Measurement Technology

Measurement technology is making its way into almost all areas of life. Whether in manufacturing, medicine, environmental technology or safety technology, physical, chemical or biological parameters need to be measured. By doing this, the industry can, on the one hand, optimize manufacturing processes and medicine can, on the other, monitor healing processes. In production engineering, optical measuring systems are an essential part of Industry 4.0 concepts, for which Fraunhofer ILT is developing compact and robust solutions. The spectrum ranges from plasma-based material analysis to interferometric geometry measurement and even surface temperature analysis, which is used, for example, in additive manufacturing.

In cooperation with equipment manufacturers, Fraunhofer ILT is also developing systems for inline process control to optimize process parameters and to ensure manufacturing quality. This allows a 100% control of the components and compliance with very low tolerance limits.

In material analysis, pulsed laser radiation can be used to determine a material’s chemical composition without contacting it. The possible applications of laser-induced breakdown spectrometry range from quality inspection in metal production through material input control in metal processing all the way to rapid material recognition in recycling processes.

EUV laser for high-resolution spectroscopy and lithography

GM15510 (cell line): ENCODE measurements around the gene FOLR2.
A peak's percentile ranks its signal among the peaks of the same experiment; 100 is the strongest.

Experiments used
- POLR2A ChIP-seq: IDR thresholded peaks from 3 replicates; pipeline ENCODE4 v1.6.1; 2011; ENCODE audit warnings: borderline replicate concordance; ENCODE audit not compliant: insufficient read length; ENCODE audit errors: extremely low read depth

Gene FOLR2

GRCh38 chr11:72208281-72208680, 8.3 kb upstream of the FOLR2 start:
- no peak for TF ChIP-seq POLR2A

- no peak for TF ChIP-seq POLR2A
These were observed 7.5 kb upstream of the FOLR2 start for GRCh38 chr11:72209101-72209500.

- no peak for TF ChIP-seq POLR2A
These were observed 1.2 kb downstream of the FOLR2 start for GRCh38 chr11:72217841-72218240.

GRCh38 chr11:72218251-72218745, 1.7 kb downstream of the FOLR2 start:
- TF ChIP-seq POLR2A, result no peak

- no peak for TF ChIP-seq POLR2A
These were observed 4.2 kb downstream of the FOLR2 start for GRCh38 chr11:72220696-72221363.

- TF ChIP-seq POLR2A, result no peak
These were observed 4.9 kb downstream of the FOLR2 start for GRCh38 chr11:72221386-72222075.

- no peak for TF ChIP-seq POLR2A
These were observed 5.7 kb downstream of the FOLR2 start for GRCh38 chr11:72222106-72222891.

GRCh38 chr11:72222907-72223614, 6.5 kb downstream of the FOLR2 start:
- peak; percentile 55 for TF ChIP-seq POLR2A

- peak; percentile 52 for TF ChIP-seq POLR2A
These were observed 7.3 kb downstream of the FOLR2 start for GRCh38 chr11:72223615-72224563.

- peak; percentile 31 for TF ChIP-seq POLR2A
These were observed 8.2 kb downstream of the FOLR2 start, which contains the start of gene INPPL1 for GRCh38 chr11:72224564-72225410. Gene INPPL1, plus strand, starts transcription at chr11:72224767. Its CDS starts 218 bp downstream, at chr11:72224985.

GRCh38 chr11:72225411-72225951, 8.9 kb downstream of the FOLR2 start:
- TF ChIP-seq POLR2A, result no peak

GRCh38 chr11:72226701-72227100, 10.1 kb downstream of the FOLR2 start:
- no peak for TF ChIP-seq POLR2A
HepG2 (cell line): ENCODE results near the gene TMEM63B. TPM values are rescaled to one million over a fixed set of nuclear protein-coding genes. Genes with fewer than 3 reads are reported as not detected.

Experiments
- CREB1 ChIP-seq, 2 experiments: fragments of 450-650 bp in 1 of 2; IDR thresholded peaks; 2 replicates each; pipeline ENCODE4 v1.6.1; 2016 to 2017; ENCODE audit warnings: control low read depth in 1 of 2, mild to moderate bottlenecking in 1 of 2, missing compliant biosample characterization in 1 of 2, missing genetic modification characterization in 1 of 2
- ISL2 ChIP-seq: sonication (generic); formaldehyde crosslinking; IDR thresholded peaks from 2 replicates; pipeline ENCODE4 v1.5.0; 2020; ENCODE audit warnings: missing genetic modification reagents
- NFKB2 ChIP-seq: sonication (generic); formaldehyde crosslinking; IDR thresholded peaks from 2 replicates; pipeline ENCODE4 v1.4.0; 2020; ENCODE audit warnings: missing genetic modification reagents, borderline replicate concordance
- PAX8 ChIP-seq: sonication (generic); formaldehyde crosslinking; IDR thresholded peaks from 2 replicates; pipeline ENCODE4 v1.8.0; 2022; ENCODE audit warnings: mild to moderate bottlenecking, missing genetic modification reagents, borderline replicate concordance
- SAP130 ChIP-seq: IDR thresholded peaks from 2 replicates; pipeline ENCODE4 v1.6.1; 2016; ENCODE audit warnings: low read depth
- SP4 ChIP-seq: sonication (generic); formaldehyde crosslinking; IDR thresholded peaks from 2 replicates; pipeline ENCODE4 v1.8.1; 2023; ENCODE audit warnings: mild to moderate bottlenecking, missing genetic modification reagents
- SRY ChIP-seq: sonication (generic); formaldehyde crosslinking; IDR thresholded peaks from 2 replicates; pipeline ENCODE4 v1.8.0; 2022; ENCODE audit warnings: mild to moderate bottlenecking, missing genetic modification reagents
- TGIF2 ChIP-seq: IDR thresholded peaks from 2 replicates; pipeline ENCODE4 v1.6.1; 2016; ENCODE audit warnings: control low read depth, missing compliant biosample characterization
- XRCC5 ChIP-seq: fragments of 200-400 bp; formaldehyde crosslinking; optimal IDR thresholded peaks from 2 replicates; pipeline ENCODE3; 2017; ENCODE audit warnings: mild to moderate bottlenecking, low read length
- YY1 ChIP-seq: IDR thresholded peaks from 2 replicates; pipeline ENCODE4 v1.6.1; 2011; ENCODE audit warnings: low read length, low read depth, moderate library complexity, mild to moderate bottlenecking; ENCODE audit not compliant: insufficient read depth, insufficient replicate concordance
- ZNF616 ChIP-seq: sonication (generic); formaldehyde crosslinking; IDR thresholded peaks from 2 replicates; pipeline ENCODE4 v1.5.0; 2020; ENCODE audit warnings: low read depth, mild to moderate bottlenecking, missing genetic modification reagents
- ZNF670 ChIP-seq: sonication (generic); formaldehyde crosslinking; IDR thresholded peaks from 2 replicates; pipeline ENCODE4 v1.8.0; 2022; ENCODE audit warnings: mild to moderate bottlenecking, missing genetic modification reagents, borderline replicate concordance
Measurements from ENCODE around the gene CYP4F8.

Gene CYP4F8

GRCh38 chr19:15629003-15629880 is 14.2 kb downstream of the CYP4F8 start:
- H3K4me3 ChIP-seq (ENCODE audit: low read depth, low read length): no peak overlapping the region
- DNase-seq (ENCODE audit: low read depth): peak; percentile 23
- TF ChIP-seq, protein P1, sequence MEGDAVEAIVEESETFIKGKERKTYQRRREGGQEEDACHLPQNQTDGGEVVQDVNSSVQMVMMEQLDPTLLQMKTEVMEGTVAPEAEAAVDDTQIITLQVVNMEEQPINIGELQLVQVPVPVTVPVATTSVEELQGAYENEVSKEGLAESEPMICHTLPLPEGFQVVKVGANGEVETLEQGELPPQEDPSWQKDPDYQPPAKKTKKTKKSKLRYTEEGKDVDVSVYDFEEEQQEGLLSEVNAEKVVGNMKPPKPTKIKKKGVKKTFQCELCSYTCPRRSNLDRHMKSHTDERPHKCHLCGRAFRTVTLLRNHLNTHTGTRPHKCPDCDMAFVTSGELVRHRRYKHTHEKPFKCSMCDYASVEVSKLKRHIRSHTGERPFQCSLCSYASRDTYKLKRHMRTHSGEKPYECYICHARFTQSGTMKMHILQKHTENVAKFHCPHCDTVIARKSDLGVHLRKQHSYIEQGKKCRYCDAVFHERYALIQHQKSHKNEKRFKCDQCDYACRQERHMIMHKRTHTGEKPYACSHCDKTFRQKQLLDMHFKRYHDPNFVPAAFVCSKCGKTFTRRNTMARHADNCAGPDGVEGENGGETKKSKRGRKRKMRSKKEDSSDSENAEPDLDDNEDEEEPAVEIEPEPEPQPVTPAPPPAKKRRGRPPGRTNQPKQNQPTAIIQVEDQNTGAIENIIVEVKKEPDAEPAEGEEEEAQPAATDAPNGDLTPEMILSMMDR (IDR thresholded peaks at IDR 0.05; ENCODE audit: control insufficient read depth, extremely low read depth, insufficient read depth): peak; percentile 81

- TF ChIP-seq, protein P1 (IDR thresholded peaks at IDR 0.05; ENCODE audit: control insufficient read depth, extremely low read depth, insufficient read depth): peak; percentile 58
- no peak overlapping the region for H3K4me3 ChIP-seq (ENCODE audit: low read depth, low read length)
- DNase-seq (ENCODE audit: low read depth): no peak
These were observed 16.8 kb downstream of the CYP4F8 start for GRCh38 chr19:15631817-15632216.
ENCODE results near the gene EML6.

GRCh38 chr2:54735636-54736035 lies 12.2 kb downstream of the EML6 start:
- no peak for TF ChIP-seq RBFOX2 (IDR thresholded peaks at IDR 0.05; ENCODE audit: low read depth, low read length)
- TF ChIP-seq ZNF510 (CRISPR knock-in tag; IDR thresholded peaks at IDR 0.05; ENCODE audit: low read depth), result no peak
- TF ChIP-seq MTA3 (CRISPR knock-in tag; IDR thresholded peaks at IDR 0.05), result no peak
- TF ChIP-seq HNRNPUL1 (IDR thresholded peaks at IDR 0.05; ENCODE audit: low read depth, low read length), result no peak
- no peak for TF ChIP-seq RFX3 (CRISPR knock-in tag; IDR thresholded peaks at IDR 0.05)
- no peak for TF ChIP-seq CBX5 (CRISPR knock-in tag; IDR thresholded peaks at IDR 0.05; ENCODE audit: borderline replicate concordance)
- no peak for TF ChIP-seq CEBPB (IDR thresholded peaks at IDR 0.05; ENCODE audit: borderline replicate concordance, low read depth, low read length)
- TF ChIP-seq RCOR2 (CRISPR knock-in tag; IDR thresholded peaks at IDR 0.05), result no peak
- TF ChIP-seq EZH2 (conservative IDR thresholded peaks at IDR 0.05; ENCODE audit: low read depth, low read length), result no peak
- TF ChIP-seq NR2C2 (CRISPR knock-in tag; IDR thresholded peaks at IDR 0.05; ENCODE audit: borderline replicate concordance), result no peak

Discharge-based EUV radiation source for wavelengths in the range 2 - 20 nm.
© Fraunhofer ILT, Aachen, Germany.
Discharge-based EUV radiation source for wavelengths in the range 2 - 20 nm.

High, medium or pulsed irradiation intensities in extreme ultraviolet (EUV) need to be made available for many applications in electronics and microsystem technology. The spectral range around 13.5 nm is particularly important since structures relevant to chips for the semiconductor industry can be generated or analyzed with this appropriate laser radiation.

Fraunhofer ILT is developing highly efficient EUV beam sources for high-resolution spectroscopy and nanoscale interference lithography at wavelengths in the range of 5 nm to 50 nm. This technology can be used to characterize optics, conduct contamination studies or develop new photoresists. In addition, EUV laser radiation can be used to characterize ultra-thin membranes with thicknesses of about 20 nm, multilayer systems with single-layer thicknesses of less than 1 nm and periodic lattice structures with respect to their geometry down into the subnanometer range. Membrane samples and multilayer systems can also be analyzed with stoichiometry.

Recovering valuable, strategic materials from end-of-life electronics

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Modern electronic devices contain a large number of different materials, only some of which are recovered at the end of their service life by current recycling processes. However, other valuable technology raw materials can be recovered in a circular economy if they are separated into fractions with high concentrations of the target materials.